More than two dozen women and children held in northeastern Syrian detention camps are due to arrive on Canadian soil any day, but the fate of 10 of those children is unknown after their mothers were given the "cruel" choice of giving them up or keeping them in "inhumane" conditions, according to advocates.
"Choice almost is not the right word If you're asking a mother to say goodbye to her children," says Faraz Bawa, a Calgary-based lawyer for one of the women.
In January, after years of efforts by lawyer Lawrence Greenspon, the federal government agreed to repatriate 19 Canadian women and children from northeastern Syria, where they have been held in Kurdish-run detention camps for suspected ISIS members and their families.
An additional 10 children born to four non-Canadian mothers were identified as being Canadian citizens who qualify to be repatriated, according to Alexandra Bain, director of FAVE (Families Against Violent Extremism).
The children were either born in Canada or were fathered by Canadian men. The mothers are their sole caretakers.
If the children are brought to Canada without their mothers, some are at risk of being placed in provincial care, Bain says.
She noted that one boy has autism, is non-verbal and continues to suffer from injuries sustained in a bombing.
Now Bain and two Calgary lawyers representing two of the women are lobbying to keep the children and their mothers together.
Repatriation is expected to take place as soon as this week.
But on Jan. 27, the mothers were contacted by Global Affairs Canada officials who offered to repatriate only the children, according to a letter sent by FAVE to Prime Minister Justin Trudeau.
"The mothers were asked to make a Solomonic decision: save your children but lose them forever — or condemn them with you to a life of hell," reads part of the letter.
The letter describes the conditions in the camps as "inhumane, where individuals are arbitrarily detained without trial, live in constant fear of violence, have inadequate access to medical care, and are at risk of severe disease."
Bawa says lawyers and organizations trying to help the women have largely been left in the dark as to the government's intentions.
He believes there are three potential scenarios the government could be planning.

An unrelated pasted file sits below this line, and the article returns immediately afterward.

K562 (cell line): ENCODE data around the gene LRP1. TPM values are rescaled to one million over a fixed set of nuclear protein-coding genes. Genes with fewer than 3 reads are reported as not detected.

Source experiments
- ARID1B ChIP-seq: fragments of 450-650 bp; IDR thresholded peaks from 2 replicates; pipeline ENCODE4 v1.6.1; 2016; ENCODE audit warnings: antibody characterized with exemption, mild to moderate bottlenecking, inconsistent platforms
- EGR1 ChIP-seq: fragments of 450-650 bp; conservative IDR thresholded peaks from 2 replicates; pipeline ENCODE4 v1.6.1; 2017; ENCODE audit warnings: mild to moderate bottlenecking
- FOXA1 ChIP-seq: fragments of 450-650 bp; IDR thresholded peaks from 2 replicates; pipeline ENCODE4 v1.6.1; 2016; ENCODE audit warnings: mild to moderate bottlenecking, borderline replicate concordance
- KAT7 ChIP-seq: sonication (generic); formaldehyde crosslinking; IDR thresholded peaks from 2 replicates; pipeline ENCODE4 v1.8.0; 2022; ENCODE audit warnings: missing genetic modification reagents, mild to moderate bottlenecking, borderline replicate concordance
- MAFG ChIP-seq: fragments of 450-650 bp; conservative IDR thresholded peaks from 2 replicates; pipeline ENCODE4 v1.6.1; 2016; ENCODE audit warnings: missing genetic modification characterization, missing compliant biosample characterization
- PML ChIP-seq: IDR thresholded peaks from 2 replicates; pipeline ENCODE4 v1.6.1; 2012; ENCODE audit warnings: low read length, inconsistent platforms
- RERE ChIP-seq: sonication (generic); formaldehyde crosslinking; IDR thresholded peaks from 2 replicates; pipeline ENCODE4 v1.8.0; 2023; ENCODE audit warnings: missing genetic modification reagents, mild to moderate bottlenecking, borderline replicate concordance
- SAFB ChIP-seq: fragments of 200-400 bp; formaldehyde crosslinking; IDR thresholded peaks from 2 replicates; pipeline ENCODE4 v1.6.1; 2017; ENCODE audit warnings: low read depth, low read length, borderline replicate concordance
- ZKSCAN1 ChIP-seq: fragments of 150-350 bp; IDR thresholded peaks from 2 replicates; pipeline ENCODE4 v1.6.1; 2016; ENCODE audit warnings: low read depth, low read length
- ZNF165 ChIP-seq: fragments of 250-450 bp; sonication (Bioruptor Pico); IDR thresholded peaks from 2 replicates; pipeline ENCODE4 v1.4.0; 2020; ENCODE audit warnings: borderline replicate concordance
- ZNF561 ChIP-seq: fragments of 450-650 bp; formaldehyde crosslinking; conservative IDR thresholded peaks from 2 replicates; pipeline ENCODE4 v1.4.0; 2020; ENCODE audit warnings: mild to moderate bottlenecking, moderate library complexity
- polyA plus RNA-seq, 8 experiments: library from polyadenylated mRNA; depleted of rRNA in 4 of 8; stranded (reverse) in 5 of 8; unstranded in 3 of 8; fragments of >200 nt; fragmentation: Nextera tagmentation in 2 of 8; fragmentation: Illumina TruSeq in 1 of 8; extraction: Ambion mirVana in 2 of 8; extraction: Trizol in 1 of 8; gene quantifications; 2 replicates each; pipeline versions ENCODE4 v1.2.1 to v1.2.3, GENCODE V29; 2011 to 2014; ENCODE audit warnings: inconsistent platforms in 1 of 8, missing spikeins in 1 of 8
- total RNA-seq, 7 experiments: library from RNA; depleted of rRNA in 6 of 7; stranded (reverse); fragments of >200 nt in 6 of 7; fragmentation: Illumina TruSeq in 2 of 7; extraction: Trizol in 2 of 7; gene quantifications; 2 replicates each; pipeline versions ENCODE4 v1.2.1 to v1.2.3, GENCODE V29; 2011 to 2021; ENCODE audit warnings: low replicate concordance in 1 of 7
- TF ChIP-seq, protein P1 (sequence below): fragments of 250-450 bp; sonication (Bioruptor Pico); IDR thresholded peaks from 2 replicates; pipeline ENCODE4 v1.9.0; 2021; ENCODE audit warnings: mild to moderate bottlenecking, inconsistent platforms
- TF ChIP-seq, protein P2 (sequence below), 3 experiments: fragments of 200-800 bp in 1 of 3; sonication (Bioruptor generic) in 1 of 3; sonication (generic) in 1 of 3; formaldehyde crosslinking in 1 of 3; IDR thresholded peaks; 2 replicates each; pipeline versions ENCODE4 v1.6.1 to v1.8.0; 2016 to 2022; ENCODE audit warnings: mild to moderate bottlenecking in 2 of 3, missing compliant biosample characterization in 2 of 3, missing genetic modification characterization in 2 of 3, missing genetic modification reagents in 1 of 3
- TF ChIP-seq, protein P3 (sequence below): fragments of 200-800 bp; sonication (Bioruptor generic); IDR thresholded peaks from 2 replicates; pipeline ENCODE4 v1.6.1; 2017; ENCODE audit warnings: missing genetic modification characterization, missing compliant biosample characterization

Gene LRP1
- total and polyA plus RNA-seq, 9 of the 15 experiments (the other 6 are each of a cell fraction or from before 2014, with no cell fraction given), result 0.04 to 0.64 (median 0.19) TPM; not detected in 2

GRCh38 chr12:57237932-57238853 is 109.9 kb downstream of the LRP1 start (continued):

It's possible, he says that there may already be efforts to bring the mothers with the children and the government simply hasn't communicated that fact.
A second option could see the kids brought to Canada with the women left behind as they apply and await temporary resident permits. Bawa has proactively submitted those applications.
In the worst case scenario, he says, Canada is not planning to do anything for the mothers.
"That's an ultimatum that's cruel on both ends," says Bawa.
No statement from Global Affairs Canada
On Tuesday morning, CBC News contacted Global Affairs Canada. The department repeatedly said it was "working" on the request and committed to having a statement "soon."
However CBC News did not receive a statement in time for publication.
Both Bawa and Bain acknowledge the non-Canadian mothers may have, at one time, had ties to ISIS.
But Bain says ISIS should be looked at as a cult. "People make mistakes in joining cults," she says. "They can be helped, if they want to, to leave these cults."
"We do this with prisoners; we have people who have been repeatedly incarcerated and yet we give them a chance."
Bain says the families she works with are looking to denounce extremism.
"Most women returning have suffered some form of being trafficked, recruited and have themselves been abused," says Bain.
Lawyer Yoav Niv, who helped coordinate representation for the four non-Canadian mothers, questions the legality of the womens' placement in the camps and called their detention "arbitrary and unlawful."
"Detention based solely on family ties amounts to collective punishment, a war crime," he said.
Both Niv and Bawa say there are ways to address security should Canada identify concerns with the mothers.
In late 2021, a Calgary woman who had been held at one of the northeastern Syrian detention camps for two years with her young daughter landed back in Canada and was placed on a terrorism peace bond so that authorities could keep her on conditions to ensure she wasn't posing a risk to the community.
"There can be steps the Canadian government can take to monitor their behavior, monitor their whereabouts," said Bawa.
The 29 women and children will land in the western provinces, Ontario and Quebec.